The crowd shouted ’Heil the people! Heil victory,’ after talk on race.
Richard B. Spencer/National Policy Institute
It’s come to this: a tiny group of alt-righters have seized the national media’s attention by aping Adolf Hitler in public.
At a recent conference attended by a few hundred, a freshly minted celebrity white nationalist named Richard B. Spencer led enthusiasts in contrasting his virtuous “people of the sun” with the “soulless golem” of the pro-Jewish media. Nazi-era buzzwords were shouted. Nazi-style salutes were thrown.
And the media ate it up. It’s now all but impossible to browse through social media without coming across one of several all-too-glibly-fascinated nu-Nazi profiles quickly ginned up by sites hoping to cash in on this latest and most outrageous kind of clickbait.
“We’ve crossed the Rubicon in terms of recognition, Spencer himself said of all the attention paid to his conference hosted by the “National Policy Institute,” an alt-right think tank that openly espouses racist views.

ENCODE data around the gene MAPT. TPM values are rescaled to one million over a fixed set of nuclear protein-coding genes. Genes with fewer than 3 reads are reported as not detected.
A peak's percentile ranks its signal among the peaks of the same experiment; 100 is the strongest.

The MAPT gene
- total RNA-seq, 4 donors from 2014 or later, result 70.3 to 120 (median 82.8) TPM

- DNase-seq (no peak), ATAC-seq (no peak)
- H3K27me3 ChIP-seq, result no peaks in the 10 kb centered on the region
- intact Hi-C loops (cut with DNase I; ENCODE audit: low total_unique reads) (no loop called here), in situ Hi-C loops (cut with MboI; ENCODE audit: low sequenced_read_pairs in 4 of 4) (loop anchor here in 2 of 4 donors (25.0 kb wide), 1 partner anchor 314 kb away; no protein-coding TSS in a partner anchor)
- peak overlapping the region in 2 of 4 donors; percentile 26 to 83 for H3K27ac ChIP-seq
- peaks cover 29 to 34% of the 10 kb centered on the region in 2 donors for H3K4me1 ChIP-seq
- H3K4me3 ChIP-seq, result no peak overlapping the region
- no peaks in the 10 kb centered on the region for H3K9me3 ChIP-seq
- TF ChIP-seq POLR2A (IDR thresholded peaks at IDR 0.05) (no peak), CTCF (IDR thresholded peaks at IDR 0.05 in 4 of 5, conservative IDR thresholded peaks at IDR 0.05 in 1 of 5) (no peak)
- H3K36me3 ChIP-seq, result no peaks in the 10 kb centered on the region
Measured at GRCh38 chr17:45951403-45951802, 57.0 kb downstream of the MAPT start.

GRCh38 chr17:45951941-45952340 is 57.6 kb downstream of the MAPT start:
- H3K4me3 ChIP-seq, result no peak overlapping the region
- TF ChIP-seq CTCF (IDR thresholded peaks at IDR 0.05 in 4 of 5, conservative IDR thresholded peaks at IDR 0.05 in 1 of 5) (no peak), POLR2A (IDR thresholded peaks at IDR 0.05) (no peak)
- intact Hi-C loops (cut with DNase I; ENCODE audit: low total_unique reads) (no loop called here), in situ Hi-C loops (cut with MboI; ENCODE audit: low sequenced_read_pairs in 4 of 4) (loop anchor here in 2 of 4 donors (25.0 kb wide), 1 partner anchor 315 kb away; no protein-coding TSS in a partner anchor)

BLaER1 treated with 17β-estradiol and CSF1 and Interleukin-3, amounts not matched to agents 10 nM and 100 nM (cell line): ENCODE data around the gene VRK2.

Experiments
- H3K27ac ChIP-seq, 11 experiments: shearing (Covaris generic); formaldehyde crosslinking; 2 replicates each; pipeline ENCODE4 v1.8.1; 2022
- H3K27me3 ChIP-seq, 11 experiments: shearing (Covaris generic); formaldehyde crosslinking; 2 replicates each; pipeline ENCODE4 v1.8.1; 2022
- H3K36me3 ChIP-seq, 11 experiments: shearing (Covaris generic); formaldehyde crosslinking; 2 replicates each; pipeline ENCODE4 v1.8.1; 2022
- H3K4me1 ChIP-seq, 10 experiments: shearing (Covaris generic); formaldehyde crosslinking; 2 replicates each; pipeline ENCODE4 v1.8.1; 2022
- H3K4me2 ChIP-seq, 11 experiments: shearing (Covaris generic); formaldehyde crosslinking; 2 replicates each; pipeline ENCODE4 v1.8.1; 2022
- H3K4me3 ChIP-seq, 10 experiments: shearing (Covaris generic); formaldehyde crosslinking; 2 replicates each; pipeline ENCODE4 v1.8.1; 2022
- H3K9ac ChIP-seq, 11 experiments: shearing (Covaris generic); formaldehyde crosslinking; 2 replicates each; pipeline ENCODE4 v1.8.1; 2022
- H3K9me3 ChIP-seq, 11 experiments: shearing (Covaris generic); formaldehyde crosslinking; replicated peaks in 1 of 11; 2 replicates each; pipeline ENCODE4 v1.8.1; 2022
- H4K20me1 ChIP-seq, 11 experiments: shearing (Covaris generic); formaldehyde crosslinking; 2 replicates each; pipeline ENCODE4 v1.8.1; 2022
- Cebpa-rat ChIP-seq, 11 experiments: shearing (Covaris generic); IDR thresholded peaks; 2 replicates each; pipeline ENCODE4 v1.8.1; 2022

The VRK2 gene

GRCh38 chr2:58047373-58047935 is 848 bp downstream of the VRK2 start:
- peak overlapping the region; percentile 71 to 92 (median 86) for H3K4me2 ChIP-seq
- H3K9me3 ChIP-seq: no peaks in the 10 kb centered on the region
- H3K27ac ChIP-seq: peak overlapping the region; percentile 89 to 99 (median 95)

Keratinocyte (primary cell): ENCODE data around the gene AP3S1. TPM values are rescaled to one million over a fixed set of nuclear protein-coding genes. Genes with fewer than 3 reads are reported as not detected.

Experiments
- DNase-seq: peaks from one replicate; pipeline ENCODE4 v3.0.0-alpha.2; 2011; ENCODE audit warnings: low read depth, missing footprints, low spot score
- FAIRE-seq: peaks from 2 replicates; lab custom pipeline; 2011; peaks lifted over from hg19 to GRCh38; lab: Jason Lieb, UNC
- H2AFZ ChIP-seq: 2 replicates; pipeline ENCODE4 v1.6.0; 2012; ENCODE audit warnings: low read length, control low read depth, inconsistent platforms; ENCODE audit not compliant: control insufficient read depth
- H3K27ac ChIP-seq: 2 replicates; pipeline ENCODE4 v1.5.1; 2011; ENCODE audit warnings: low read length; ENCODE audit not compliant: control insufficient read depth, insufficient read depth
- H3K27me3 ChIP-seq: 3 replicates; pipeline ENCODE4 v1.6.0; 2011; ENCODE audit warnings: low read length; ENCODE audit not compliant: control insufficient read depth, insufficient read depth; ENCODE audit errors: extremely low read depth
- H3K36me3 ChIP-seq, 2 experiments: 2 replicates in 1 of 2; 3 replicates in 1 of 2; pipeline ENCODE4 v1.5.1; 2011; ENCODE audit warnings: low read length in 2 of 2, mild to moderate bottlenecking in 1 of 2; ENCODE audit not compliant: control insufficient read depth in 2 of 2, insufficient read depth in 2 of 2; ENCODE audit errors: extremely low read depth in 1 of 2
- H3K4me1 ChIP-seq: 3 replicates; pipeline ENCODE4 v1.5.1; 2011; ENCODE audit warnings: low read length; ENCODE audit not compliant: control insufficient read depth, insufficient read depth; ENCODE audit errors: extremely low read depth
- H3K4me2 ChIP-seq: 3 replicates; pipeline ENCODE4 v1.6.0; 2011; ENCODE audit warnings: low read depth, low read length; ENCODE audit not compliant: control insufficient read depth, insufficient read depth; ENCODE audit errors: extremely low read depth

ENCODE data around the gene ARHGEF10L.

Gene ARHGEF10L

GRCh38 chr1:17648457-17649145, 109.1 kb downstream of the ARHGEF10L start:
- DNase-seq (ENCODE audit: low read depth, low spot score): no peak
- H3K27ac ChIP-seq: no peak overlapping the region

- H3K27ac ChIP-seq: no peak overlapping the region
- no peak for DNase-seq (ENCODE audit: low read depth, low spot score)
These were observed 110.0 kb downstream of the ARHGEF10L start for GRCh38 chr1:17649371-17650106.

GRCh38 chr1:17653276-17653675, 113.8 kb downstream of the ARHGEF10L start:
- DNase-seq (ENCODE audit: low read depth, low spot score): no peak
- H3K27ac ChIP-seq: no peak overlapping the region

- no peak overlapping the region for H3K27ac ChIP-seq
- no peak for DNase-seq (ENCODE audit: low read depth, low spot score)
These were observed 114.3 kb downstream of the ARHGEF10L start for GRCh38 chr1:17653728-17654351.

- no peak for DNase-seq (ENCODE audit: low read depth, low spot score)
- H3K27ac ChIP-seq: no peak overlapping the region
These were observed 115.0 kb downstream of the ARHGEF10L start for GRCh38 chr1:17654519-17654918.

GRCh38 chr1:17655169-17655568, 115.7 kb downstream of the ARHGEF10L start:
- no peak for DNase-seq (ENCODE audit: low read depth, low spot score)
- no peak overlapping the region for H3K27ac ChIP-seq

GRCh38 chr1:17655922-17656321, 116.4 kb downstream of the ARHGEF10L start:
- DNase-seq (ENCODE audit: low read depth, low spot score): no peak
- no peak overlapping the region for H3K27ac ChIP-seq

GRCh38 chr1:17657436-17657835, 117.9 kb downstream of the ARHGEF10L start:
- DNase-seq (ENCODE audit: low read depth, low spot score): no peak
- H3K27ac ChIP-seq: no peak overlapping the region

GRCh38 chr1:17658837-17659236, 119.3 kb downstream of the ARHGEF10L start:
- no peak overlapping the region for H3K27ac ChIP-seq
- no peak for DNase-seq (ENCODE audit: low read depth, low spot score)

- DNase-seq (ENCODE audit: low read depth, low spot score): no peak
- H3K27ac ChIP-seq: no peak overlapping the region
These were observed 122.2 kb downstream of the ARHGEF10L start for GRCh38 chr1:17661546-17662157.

Doubtless, there’s a crying need to make clear to Americans that today’s far right, just as opportunistic, represents a uniquely perilous combo of the foolish, the malevolent, and the smug. At the same time, you’ve got to hand it to gobsmacked critics asking aloud in disbelief how respected news outlets dare “normalize” these people.
But perhaps the normalization concept is dangerously misleading in its own right. To be precise, the nu-Nazis aren’t being normalized so much as glamorized. And in a world where everyone’s desperate to be paid attention and branded as attractive, the new glamor is an even more powerful—and volatile—weapon than the new normal.